Damian Conway

Damian Conway ( born October 5, 1964 in Melbourne, Australia) is an Australian computer science professor, author, prominent Perl programmers and much sought-after speaker at industry conferences.


Conway studied from 1983 at the Monash University in Melbourne electrical engineering and computer science and worked as a lecturer at the same time. In 1986 he finished his studies with a Bachelor of Science with honors and subsequently conducted research at algorithms for drawing three-dimensional shapes without specialized hardware. Since 1991 he also worked as a lecturer and his PhD in 1993 in computer science.

He then worked as a programmer, client advisor, researcher, tutor and held until 2005 a professor at Monash University for object -oriented programming held. In 2001, he was for 20 months funded by the Perl Foundation to write several influential Perl modules or to improve and talk to Perl conferences on this work. After this period, he founded his own company ( Thought Stream), which mainly organized training courses with him as a lecturer.


Damian Conway's scientific studies were concerned initially primarily with graphic rendering algorithms, and later with the syntax of programming languages, particularly object-oriented syntax. He published, for example, with Ben Werther a draft to improve C ( Significantly Prettier and Easier C syntax).

His first book also dealt with object-oriented programming ( OOP briefly ) in Perl and applies it as a reference. Conway's thesis: " Perl is particularly versatile in OOP " sensation produced, because they came from a proven expert, but the general perception contradicted, after which other languages ​​are better suited for OOP. Even within the Perlnutzer that the OOP used traditionally relatively sparingly, he campaigned with this book and accompanying lectures for this type of programming. Conway helped as a lecturer at many well-known Perl titles and tried with his much acclaimed second book (Perl Best Practices) to encourage a broad discussion which rules in Perl make a good programming style. This was especially important to him because Perl gives according to the motto TIMTOWTDI many freedoms, but certain standards that facilitate programming in the longer term should be used very frequently and conscious ( in his view ). Compliance with these standards may now be using Jeffrey Thalhammer 's modulus (Perl :: Critic ) checked automatically.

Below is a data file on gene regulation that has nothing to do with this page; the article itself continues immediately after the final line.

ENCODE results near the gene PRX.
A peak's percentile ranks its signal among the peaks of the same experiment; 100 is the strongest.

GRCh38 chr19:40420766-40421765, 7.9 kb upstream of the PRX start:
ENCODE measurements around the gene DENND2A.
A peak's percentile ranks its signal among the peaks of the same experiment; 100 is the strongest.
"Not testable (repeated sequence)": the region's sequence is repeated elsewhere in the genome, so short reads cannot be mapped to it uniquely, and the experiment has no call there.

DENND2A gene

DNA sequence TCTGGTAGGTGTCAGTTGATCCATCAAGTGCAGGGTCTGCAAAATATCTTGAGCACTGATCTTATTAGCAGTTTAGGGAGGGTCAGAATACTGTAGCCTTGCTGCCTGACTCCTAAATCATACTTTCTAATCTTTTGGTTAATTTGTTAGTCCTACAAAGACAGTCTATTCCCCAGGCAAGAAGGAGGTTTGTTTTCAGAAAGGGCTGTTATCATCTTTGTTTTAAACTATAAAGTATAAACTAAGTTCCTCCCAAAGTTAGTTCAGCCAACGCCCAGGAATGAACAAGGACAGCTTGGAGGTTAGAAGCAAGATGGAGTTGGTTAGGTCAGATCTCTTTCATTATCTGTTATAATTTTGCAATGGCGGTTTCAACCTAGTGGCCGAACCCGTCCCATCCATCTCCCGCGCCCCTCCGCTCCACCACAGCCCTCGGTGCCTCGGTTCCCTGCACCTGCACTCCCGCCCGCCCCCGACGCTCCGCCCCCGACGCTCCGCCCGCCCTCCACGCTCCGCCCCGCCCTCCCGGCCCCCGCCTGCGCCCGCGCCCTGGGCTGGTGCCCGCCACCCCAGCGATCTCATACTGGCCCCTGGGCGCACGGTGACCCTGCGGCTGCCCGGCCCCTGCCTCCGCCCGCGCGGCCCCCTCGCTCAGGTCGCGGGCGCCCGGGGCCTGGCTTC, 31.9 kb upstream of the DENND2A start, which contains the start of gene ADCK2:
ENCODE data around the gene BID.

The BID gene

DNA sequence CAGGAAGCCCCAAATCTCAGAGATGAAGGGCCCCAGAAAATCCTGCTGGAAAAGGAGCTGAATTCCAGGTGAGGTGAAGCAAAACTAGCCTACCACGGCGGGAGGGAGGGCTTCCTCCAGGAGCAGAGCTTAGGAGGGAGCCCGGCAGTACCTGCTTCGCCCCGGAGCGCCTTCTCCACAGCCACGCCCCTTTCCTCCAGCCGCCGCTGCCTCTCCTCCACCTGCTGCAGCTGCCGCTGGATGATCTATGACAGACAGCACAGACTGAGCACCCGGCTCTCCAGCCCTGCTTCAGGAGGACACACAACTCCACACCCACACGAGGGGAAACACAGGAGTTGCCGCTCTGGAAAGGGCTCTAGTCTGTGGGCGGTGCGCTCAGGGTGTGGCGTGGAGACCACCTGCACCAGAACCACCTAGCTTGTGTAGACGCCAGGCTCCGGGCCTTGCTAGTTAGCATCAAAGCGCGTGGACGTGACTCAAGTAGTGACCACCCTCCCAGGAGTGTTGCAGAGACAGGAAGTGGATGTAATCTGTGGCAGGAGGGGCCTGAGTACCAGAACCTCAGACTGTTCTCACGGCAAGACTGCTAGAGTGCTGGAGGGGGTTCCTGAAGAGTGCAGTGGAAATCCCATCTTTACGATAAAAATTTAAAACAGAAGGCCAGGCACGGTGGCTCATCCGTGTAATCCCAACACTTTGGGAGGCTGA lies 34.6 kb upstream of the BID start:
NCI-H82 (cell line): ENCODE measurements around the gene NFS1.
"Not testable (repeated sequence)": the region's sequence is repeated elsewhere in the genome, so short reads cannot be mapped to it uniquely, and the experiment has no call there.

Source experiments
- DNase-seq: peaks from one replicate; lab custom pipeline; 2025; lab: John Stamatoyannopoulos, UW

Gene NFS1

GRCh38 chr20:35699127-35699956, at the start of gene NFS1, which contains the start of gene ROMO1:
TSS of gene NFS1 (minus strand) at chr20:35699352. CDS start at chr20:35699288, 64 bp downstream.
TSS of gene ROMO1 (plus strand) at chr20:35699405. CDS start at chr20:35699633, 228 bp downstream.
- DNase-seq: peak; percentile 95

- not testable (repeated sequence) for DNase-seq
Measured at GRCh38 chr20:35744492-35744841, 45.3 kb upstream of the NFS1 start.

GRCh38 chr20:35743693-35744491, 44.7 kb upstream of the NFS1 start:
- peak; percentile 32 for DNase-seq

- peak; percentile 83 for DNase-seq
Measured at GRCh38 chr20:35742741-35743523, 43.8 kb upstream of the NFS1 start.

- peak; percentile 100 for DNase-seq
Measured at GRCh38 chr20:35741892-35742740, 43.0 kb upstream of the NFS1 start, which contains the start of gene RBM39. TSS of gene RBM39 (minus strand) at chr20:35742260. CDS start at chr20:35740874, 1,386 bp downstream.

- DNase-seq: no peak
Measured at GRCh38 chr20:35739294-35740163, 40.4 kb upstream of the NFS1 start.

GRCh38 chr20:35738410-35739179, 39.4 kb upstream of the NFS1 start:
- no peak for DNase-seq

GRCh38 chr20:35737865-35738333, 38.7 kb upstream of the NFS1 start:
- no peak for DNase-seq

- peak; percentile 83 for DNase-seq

For his contributions in the CPAN, he won three times the Larry Wall Award for Practical Utility ( 1998-2000). Special attention was given its module Lingua :: Romana :: Perligata ( under Perligata ) and his perl script called SelfGoL, a self-replicating implementation of the Game of Life, which does not require any structured programming elements and even for experienced Perl programmers is hardly comprehensible.

Damian is also involved in the design of Perl 6 and wrote the exegesis, the first compilations of the initial ideas made ​​a wider audience (called by Larry Wall apocalypses ). His module Parse :: RecDescent is considered the forerunner of the Perl 5 Perl 6 rules and Quantum :: Superpositions as appropriate precursor of junktiven operators in Perl 6

Conway is considered entertaining and informative speaker. On O'Reilly's Perl Conference ( OSCON today ), he speaks mostly a whole day in the so-called Conway Channel. His lectures show regularly defined top places in the handset rankings. There also carries the prize for the best paper at a technical lecture his name. He is also a member of the technical committee of the conference, but appears regularly on other conferences.


  • Damian Conway: Object Oriented Perl. Manning 2000, ISBN 978-1884777790 (English) ( in German with ) Addison -Wesley 2001: Object-Oriented Programming with Perl. ISBN 3827318122